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My friend Bloodbeard has shared a tutorial on how to make fire escapes for your buildings. Cheap and solid method! Tutorial: Fire Escapes and Ladders MDF buildings are a great and cheap way to fill out a board. But having a couple of different houses, most just come with one door. The limits the gaming options with then, creating nasty choke points (which is fine sometimes). Decided to make some entry points on the second floors with some fire escapes. I made two different kinds. One angled type for my Laser Model Store houses and straight for the TT Combat houses. The fire escapes are made broader than 25mm, because I want them to fit on bigger models as well. This wouldn't be a problem in Last Days and Walking Dead. But I do have some mutants for This Is Not A Test and Scrappers that has bigger bases. The finished result can be seen at the bottom of the article. Materials - Sprue (I used Mantic Games bases sprue) - Plastic glue - A tiny bit of plastic card (could work with sprue as well) Step 1 - prep the sprues Mantic Games 25mm round bases come on perfect sprues. The are straight and have 90 degree angles. Prepare by cleaning them up. Glue two together to make the angled fire escape. Step 2 - cut off Cut off the extra sprue, to make a nicely shaped angle. Step 3 - railing Making use of the nice angles on the sprue, it's easy to cut out and attach some railing to the fire escape platform. Step 4 - playing with fire Use a candle and heat up some sprue. Bend it into a hooked shape. These will be used to secure the fire escapes in the windows of the houses. Bending with heat is better than glueing - it's much stronger. This is the bit that will take any tension. For the straight fire escapes the hooks are bend directly from the base frame, no need to glue. MDF houses is often double layered on he walls. So aim for a 6mm wide space in the hooks. Step 5 - finishing Attach the hooks to the angled fire escape. Make sure they fit with a window in the building. The Laser Model Store has a small line sticking out at the second floor. So using a bit of sprue and a tiny bit of plastic card I made grip to get around that. So the fire escape is secured on both sides. Lastly add as much sprue as you want to walk on. Fill out the fire escape. Add some extra sprue to the railing as well. Ladders Again using a candle, med some hooked pieces of sprue. Use these to make some ladders. I've made six short and two long fire escape ladders. These can hook on to the fire escape, make further access to a roof. Painting I base coated the ladders and fire escapes with a brown spray. Drybrushed it all with gun metal. Quick shade varnished the stuff with a heavy layer. It's an easy way to get a dirty rusty look. Showcase I think the addition of the fire escapes add a nice inner city downtown vibe to the buildings. Here they're used on a TT Combat house. Homemade felt mat - tutorial. Fire escape on a Laser Model Store house.
My friend Bloodbeard has shared a tutorial most useful for adding detail and lifelike surroundings to your settings of mad adventure and horrible carnage. His blog is filled with this kind of scratchbuilding stuff. Enter, the dollhouse: While browsing ebay one night, I came across some dollhouse furniture scaled 1:50. Super duper cheap stuff, but the scale seems a bit small for 28-30mm models. I went ahead and ordered some anyway. Logic was that it would be super cheap even if the scale was too off - I could turn it into scrap piles and barricades. Most of these sets come in sets of 10 pieces, so you'll get a lot of stuff. Just go ahead and search for 'dollhouse furniture 1:50' and you'll get a lot of results. Organize with cheapest first. Scale turned out to be on the small side, but not bad looking. And considering how most mdf buildings are too small as well, it's really not a problem. I'll show how I used all the small pieces, to make quick pieces for all the settings I play. The end result for me is: The 1:50 scale dollhouse stuff is cheap and well worth it. Lots of terrain for minimum work. For the the painted results and scale comparison check the showcase at the end of this page. Dinner tables The pieces are small, so I decided to glue some together. Made two tables and glued four chairs to them. This dinner table was too big, to glue the chairs just as is. I added a tiny bit of sprue, not visible on the tabletop. Office space Made from the tabes, chair and a TV-stand. The TV furniture was too small on its own, it didn't look good. But I had 10 of those pieces. Chop them up and make a little office desk. With my clippers I used a bit of the piece to make a keyboard and mouse. Sci-fi lab Also went and added some of the pieces to my Star Saga tables. An easy way to add some screens and small drawers. Again I glued the chairs in place, so they're not all over the place. Wardrobes and bookshelves There's some cool wardrobes and bookshelves as well, but they're a bit thin. So I added some old bolts with superglue, add some weight, keep them in place. Take some cardboard and close up the back of the bookshelves and wardrobes. Superglue it in place and cut out when dry. As I had so many wardrobes, I made some of them into fantasy ones, by adding a few bit box bits. Also cut off the top ornament on half, to make them different. Decided to use a few bookshelves for my fantasy games. Used some ice cream sticks to add backing to a couple of them. And then I added some bits from the bit box to the top (see them in the bottom) The collection And here's the result of my cheap china furniture buy (without Star Saga pieces). The beds are really bland on their own, flat besides a few sculpted pillows. Made some for dungeon furniture by again adding some bits of ice cream stick and matches. After painting them, I've added some small pieces of fabric to make blankets. From way back in the days, I had some resin (or platser?) Got them in a huge box of unfinished terrain projects. For painting I organized the stuff into different sets. Making a bed, closet, shelves, tables in the same colors. For different houses. Grey, white, black, brown. Made a lot of boring grey pieces, that'll also fit into sci-fi settings as well as modern houses. Most painting was really basic. Base coat, few metal pieces, army painter quick shade. Showcase Here's some close ups of the finished furniture. Really nice results for minimum work and minimum money. Stand by for a lot of in-page linking! The bookcases are made for Frostgrave and Dungeon Saga. Added a few bits sculpted by Admiral [KNC] for Zealot Miniatures. If I've learned anything from Hero Quest it's that there's skulls on book of furniture. After taking photos I got another idea. Add small scrolls and pieces of paper to the shelves. Just take some unbleached baking paper and add it here and there. The upgraded fantasy wardrobes. Added some shield emblems, a sword and a skull. The beds with a few matching pieces. Went they beige fabric and made it really messed up with quick shade, this is not for a fancy castle. ... +++ Broken off because of picture limit + automerging of double posts. Ave Omnissiah! +++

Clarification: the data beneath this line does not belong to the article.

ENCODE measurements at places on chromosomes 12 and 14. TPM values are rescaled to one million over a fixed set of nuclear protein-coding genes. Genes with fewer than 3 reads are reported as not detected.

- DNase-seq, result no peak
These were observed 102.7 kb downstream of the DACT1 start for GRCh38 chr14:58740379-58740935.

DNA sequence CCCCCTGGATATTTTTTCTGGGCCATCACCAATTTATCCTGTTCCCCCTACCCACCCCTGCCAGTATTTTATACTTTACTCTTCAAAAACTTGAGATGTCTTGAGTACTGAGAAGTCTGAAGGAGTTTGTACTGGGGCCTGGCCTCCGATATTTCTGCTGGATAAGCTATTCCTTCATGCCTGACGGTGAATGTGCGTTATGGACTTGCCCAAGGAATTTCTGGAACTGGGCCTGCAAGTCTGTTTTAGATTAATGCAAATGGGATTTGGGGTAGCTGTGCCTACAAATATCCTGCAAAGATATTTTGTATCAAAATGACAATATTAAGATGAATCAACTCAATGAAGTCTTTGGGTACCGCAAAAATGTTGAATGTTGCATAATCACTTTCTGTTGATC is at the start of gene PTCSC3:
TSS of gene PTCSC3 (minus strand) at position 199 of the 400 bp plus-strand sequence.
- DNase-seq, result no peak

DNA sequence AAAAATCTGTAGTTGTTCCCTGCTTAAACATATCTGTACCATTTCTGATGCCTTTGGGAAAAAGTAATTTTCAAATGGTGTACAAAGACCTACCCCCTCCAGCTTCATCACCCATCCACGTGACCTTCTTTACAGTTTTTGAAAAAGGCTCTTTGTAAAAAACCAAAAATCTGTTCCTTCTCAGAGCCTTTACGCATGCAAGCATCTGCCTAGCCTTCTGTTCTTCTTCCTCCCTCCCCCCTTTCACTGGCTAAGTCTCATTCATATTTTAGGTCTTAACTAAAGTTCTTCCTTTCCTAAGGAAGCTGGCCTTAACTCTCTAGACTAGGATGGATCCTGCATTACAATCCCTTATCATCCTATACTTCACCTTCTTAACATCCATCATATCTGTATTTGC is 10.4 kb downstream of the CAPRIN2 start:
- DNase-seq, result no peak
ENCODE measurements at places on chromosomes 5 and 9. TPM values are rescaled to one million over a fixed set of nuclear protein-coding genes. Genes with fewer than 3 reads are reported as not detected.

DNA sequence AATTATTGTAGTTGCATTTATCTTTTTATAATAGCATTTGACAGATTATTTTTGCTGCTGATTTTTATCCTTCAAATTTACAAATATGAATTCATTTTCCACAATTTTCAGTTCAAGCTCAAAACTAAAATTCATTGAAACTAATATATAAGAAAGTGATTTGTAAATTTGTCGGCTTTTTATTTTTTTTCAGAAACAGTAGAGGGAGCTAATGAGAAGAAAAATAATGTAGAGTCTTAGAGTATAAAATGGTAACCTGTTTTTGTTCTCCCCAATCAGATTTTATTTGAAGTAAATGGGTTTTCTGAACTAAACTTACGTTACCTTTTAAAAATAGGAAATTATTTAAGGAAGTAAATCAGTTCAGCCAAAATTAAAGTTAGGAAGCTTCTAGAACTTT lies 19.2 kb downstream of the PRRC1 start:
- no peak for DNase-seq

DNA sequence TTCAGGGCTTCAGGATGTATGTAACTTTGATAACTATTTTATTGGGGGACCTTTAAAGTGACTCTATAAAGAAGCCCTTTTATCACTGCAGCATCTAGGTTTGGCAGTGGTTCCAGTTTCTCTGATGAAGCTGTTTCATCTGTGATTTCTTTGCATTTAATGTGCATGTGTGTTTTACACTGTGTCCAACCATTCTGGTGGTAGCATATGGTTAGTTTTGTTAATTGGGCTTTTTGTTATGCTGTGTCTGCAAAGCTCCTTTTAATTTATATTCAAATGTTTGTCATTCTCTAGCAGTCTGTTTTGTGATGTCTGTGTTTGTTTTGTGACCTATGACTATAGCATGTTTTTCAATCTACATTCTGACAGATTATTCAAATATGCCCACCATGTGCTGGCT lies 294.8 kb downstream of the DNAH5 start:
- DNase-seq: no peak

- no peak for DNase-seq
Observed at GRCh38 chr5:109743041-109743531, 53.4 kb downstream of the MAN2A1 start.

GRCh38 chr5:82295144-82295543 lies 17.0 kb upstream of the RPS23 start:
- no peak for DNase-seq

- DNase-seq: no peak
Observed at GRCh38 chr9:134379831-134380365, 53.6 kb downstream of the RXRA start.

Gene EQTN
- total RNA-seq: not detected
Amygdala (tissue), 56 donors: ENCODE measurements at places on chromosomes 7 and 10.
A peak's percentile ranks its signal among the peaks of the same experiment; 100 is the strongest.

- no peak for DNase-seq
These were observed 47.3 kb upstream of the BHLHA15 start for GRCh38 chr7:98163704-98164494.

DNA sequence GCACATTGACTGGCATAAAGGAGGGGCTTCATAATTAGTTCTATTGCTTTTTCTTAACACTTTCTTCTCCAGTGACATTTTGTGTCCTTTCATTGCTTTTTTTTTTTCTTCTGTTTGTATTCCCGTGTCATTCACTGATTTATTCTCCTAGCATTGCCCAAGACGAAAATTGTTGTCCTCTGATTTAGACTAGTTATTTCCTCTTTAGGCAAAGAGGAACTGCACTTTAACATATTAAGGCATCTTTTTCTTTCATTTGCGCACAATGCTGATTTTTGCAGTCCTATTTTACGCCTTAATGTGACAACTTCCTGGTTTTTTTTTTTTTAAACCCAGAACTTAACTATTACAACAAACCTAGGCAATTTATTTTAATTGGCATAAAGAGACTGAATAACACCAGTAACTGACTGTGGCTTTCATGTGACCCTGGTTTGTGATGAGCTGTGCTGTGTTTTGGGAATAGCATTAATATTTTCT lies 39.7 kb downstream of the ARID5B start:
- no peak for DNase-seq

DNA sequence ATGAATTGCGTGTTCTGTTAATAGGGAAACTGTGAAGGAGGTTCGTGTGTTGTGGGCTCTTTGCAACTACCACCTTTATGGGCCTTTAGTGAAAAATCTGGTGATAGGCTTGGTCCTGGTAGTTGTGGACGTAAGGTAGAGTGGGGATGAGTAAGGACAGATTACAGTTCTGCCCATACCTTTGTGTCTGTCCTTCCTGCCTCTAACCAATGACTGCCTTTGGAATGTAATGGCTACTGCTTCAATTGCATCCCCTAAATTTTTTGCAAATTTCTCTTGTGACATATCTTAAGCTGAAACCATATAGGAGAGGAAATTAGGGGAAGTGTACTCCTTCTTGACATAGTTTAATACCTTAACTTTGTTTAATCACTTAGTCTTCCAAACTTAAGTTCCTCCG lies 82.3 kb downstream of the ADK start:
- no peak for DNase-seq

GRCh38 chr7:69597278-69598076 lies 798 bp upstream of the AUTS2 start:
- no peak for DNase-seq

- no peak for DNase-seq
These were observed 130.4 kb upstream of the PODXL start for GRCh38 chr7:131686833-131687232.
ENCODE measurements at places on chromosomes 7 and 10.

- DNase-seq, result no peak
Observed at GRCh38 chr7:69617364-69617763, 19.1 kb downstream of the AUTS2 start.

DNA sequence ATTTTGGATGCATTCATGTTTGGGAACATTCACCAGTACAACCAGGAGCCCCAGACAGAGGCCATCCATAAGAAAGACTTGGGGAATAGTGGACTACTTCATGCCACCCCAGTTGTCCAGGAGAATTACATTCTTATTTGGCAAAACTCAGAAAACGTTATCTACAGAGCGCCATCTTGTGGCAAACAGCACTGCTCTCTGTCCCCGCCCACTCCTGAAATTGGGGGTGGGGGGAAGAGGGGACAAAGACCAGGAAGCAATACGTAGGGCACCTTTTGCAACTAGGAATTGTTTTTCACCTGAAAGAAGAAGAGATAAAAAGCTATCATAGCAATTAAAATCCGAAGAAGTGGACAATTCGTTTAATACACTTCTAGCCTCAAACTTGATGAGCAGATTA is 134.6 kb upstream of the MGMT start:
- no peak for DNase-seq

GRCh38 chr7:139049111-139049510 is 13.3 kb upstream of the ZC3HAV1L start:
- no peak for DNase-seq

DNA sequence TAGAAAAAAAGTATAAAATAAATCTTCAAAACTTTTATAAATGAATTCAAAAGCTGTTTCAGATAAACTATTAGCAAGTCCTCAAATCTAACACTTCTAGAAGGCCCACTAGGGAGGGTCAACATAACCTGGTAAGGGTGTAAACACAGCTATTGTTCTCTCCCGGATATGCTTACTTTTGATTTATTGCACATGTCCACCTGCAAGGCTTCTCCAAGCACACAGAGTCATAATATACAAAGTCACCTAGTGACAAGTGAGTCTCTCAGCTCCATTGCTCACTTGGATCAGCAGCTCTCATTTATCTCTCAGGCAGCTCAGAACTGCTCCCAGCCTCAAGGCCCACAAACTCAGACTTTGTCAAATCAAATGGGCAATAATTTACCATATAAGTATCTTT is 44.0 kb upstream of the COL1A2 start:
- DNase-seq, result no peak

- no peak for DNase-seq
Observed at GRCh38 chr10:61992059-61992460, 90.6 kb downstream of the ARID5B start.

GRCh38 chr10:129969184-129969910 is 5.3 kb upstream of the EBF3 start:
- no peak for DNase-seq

My friend Bloodbeard runs a blog with a cornucopia of hobby goings-on in it, not least scratchbuilding of terrain! Here he has kindly wished to share his latest tutorial with us, for all your ramshackle need! Be sure to check out more of the stuff on his blog if you like what you see here: Tutorial: Corrugated Scrap Metal Walls I found the tool for this build a long time ago. Don't know how I ended up with it, but it was during long hours of searching china shops for useful stuff. And I found a 'toothpaste squezer' - perfect tool! Greenstuff World have since released the exact same item under the name 'corrugator' - but it's a toothpaste squezer and it's half price like that. Best tool you'll ever find for $3 including shipping. GSW is an awesome shop however, so it's always a good cause to throw money at them. Made these for use in all my sci-fi and post-apoc games. To be walls for Alexandria and Woodbury in The Walking Dead or in Last Days. As part of the Wasteland in Scrappers and This is not a Test. And they are 3'' compatible with Deadzone. Also fitting for Ash Wastes in Necromunda or Killteam (man there's a lot of cool games). As always go to the bottom for showcase photos. Materials - Thick card or mdf for bases - Cardboard, plastic card, foil trays for 'metal plates' - Superglue (lots!) - Hot glue gun - Sprue (lots!) - Popsickle sticks Step 1: Bases Cut out a bunch of bases for the walls. I've made sure mine are 3'' compatible for a Deadzone grid. Made then 1,5'' wide, so they will stay in place and not fall over. I've used thick 3mm cardboard for the bases. Step 2: Sprue and hot glue Cut a lot of poles from old sprue. Shave off small bits, to make the poles a bit uneven. Also try and find some with an angled piece, saving glue connections later. Using the hotglue gun (and I find it's much better than super glue) attack them to the bases. A lot of them, more than you think. Step 3: Walkways Prepare the walkways, glue some sprue to the angled pieces. Step 3: Corrugated plates Take out you toothpaste squeezer and make a bunch of metal. I used different thickness of cardboard and aluminium bbq trays. Thought was to get different textures on the finished walls, but it doesn't show well. Cardboard is easier to glue however. Step 4: Glue... All over your fingers I use super cheap super glue from china. I buy 100 tubes at a time, it's good for projects like this. Start from the bottom and just mix match plates and work towards the top. Make sure to have the lines go both horizontal and vertical. Step 5: Strengthen it I took some sprue and added to the front and the back of the walls. It adds some more strenth to the build and is a good soak point for wash and quickshade. I've also build a couple of ladders from sprue. Step 6: The gate Originally I planned to make a magnetized gate. So I glued on two old rusty nails. But after doing this I found that the gate for my prison does the job well enough. Painting and Basing I base coated the walls with a cheap grey rattle can and the 'floors' with a cheap brown. . Then I picked out a few plates on each section in a different color (using the same three colors on all). Another bunch on each section and all sprue was painted with a mix of 'rust'. Using a wet palette I add various metal colors, giving lots of different nuances. The dirt was painted with cheap brown acryllics and drybrushed with grey. The walls were all given a heavy layer of army Painter Strong Tone. Mixed some different grass types for the bases and ended with a couple layers of mat varnish. Showcase And here's the nice finished result. The original idea for these walls were to be used in The Walking Dead as part of Woodbury and Alexandria. With my farm and prison, I'm set for the first 180 comics or so. The builds were done in the 3" system to fit neatly into games of Deadzone and my other industrial terrain. And here's the walls set up on a 3'x4' mat. Taking a lot of space, making a Wasteland map for This is not a Test or Scrappers.